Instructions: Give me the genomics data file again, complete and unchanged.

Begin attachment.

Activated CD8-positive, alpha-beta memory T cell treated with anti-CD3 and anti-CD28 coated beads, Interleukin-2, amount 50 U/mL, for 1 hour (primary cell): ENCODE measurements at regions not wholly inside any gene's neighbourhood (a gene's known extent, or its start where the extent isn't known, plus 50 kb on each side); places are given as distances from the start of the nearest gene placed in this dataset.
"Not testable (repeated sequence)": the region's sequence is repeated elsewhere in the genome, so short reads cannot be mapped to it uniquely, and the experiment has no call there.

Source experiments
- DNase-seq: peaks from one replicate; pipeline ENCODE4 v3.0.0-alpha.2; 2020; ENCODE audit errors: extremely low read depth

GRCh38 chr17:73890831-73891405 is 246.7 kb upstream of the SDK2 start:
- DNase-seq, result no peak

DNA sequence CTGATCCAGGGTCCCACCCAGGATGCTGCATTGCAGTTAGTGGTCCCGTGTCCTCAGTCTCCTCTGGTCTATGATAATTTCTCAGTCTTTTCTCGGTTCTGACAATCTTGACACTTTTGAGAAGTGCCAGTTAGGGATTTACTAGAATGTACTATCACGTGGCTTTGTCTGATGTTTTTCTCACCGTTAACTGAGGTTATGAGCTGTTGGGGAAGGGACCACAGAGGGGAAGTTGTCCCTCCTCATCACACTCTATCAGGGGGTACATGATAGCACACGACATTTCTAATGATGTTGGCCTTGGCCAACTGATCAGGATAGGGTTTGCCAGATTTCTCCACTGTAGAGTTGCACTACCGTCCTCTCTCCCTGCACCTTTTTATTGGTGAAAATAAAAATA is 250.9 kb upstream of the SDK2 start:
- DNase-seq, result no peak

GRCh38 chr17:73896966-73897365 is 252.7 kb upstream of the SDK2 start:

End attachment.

Activated CD8-positive, alpha-beta memory T cell treated with anti-CD3 and anti-CD28 coated beads, Interleukin-2, amount 50 U/mL, for 1 hour (primary cell): ENCODE measurements at regions not wholly inside any gene's neighbourhood (a gene's known extent, or its start where the extent isn't known, plus 50 kb on each side); places are given as distances from the start of the nearest gene placed in this dataset.
"Not testable (repeated sequence)": the region's sequence is repeated elsewhere in the genome, so short reads cannot be mapped to it uniquely, and the experiment has no call there.

Source experiments
- DNase-seq: peaks from one replicate; pipeline ENCODE4 v3.0.0-alpha.2; 2020; ENCODE audit errors: extremely low read depth

GRCh38 chr17:73890831-73891405 is 246.7 kb upstream of the SDK2 start:
- DNase-seq, result no peak

DNA sequence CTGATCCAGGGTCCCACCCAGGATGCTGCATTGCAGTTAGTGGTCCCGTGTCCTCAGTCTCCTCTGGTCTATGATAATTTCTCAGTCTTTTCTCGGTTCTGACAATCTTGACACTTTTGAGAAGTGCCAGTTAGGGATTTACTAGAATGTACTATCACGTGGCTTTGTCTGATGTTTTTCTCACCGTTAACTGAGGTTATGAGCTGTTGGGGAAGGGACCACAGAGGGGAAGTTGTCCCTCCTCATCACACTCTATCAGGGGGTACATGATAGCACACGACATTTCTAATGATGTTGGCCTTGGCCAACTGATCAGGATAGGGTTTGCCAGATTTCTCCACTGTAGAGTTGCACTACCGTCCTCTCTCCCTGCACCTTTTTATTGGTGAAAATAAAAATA is 250.9 kb upstream of the SDK2 start:
- DNase-seq, result no peak

GRCh38 chr17:73896966-73897365 is 252.7 kb upstream of the SDK2 start: